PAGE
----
1) In Android there is no way (circa 2015) to give access to some google apps but not gmail (you can uninstall, but nothing preventing a reinstall)
2) So… some recommend AppLock or some other applock app. Add a passcode to gmail and you are set. As long as it’s impossible to uninstall the app lock app itself!
3) But… all of the one’s I’ve looked at give themselves rather excessive permissions. Funny! So forget it. http://android.stackexchange.com/questions/18747/why-do-app-locker-apps-need-so-many-permissions-am-i-safe
I mean, it’s commonplace for Android games to do the same thing, but sheesh… for an app lock app itself?!?! Crazy!
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Elizabeth Gilbert — her book “Big Magic: Creative Living Beyond Fear,” which is part memoir, part how-to for living a life that’s less routine and more curiosity-driven.
A few notes from the interview:
–Greek word: Eudaimonia — the happiness that comes when you are engaged with your creativity at the highest level.
–We more commonly call it “being in the zone” or “a state of flow”
Gilbert on passion and vocation — scrap that and “focus on the tiny, friendly impulse of curiosity which is within all of us”
Her friend who takes up ice skating at age 40… “this is the only thing that makes her feel so alive…”
Is teaching a growth mindset possible? (In other words, does a person think their intelligence/talents are fixed traits or that they can be developed?)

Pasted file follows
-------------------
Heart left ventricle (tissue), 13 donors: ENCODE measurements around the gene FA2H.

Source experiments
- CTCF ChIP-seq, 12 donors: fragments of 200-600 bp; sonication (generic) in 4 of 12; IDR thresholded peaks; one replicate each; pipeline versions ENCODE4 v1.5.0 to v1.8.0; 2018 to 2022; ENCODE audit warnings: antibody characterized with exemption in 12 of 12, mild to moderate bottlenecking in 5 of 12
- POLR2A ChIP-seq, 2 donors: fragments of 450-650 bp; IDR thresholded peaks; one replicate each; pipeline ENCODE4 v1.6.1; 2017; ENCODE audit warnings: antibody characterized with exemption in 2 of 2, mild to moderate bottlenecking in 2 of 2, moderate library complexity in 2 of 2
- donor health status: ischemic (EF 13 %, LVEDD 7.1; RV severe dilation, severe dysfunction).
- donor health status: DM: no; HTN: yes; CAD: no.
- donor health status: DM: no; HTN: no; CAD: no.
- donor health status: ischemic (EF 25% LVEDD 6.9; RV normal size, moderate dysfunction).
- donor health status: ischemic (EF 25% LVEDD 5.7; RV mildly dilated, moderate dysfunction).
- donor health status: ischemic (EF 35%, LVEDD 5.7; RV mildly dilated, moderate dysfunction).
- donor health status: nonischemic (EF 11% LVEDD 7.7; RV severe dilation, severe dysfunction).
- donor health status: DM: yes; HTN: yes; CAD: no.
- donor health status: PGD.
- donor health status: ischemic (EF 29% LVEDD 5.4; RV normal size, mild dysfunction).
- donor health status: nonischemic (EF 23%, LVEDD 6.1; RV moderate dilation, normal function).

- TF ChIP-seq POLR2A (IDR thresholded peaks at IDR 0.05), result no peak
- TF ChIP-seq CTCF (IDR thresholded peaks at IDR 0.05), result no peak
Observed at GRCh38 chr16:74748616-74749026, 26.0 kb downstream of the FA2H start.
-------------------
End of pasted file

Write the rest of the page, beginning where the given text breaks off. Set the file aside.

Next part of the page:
“In a fixed mindset students believe their basic abilities, their intelligence, their talents, are just fixed traits. They have a certain amount and that’s that, and then their goal becomes to look smart all the time and never look dumb. In a growth mindset students understand that their talents and abilities can be developed through effort, good teaching and persistence. They don’t necessarily think everyone’s the same or anyone can be Einstein, but they believe everyone can get smarter if they work at it.” — Carol Dweck
Dweck thinks so. 10 minute TED talk below complete with brain scans.
(Or play at 1.25 or 1.5 speed! 🙂
In the face of difficulty: “I love a challenge”
“You know, I was hoping this would be informative”
The math video game she mentions I guess is this:
Another way of looking at it is… maybe we are all born with a growth mindset, but many of our experiences can pull it out of us. So the idea should be to not so much teach it, as to not suck it out of people in the first place? Flip side of the same idea I guess.
So that’s why I think Sudbury Schools are approaching things in a reasonable way. Whereas I think most traditional schools are very risky in that it is quite likely that they will suck the growth mindset out. Some kids might make it through intact, but it’s a serious risk.
Hal Sadofsky on which is the riskier approach — Sudbury or traditional school
Even if the chances are something small like 0.1% or 1% or 5% that human-caused global warming/climate change is
3. and there is something we can do about it
It is still worth taking action because it’s not that hard to take action and the risk that it is real is HUGE
GREAT EXPLANATION ON YOUTUBE: